All cameras were on the sky during Sunday night’s light show as the sun, the Earth, and the moon lined up in a row to form a dazzling eclipse. The rare celestial event not only captured a total lunar eclipse, but it combined with the so-called ‘supermoon’. It was the first time the two events made a twin appearance since 1982. Astronomers say that it will not make another twin appearance again until 2033.
The event occurred at 10:11 p.m. ET and lasted about an hour on the U.S. East Coast. In Europe the occurrence unfolded before dawn Monday. Overcast skies canceled the show for most of the United States, but NASA streamed it live for those who missed it.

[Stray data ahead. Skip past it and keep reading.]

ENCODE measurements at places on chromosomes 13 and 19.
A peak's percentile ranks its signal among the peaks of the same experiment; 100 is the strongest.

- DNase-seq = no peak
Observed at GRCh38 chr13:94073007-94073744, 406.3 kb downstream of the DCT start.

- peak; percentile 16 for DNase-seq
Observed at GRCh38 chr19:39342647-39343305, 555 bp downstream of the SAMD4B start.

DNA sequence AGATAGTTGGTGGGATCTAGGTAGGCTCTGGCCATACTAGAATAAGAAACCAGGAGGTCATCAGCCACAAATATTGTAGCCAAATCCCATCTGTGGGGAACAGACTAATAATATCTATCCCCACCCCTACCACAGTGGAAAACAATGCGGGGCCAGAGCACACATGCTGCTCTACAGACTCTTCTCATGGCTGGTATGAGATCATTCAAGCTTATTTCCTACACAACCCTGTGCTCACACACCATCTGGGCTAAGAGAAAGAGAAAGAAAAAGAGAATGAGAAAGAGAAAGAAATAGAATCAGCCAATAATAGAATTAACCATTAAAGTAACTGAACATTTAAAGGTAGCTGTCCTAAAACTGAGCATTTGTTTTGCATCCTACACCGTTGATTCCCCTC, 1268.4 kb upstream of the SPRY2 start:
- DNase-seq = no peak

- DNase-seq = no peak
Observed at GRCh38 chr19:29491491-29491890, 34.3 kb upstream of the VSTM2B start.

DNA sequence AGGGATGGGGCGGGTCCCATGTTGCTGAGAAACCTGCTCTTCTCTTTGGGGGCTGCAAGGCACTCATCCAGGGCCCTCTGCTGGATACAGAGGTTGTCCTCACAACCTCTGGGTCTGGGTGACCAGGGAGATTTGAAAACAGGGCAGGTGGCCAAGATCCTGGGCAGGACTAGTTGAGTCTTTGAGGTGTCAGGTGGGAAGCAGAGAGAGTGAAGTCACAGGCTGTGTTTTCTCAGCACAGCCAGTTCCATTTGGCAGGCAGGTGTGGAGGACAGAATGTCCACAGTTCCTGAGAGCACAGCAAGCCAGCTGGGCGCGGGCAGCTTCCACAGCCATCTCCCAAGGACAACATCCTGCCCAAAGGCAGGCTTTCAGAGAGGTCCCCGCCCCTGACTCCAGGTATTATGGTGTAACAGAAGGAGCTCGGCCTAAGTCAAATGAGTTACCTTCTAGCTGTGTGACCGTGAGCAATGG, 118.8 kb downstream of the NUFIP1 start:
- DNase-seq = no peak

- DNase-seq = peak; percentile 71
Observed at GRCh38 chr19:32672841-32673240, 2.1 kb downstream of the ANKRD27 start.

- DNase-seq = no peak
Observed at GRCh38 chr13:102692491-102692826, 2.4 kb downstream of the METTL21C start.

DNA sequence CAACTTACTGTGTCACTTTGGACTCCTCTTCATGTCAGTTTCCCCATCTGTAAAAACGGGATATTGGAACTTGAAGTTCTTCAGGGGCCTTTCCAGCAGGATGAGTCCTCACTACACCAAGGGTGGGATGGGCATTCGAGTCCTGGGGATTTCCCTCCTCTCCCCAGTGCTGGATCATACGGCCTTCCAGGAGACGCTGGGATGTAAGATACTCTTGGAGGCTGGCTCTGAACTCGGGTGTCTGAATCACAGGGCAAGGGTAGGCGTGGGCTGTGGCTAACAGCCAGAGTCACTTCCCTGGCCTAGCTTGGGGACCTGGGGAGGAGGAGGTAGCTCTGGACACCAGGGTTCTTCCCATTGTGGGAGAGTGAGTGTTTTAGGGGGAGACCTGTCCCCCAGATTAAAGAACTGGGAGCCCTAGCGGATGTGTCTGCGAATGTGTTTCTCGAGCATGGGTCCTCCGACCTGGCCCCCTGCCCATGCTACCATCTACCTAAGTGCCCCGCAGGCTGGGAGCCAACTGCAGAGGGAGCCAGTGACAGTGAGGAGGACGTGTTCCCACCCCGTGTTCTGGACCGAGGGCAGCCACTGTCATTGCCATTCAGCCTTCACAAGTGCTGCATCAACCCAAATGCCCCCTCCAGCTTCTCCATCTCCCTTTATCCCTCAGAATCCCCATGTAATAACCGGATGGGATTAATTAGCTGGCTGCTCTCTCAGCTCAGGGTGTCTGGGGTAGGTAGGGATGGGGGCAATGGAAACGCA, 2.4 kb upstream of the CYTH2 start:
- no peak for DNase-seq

A supermoon is said to occur when the moon is in its closest part of orbit to Earth. This makes the moon appear larger to viewers. The supermoon is said to be seen four to six times on average a year. The supermoon on September 28, 2015 presented the closest supermoon of the year.
A lunar eclipse occurs when the Earth’s shadow blocks the sun’s light, which is reflected of the moon. This can only occur when there is a full moon. The total lunar eclipse that was witnessed on Sunday night was able to occur because the sun, the moon, and the Earth were perfectly lined up. This lunar eclipse was deemed special because it was last in the series of four lunar eclipses, spanning two years. Some people refer to the totally eclipsed moon as a “blood moon” due to the red-orange color change once the moon is completely in the Earth’s shadow.
With over 1.7 million tweets, the rare appearance was trending worldwide. The beautiful occurrence brought a very nice treat to the world, and here’s to the next one in 2033!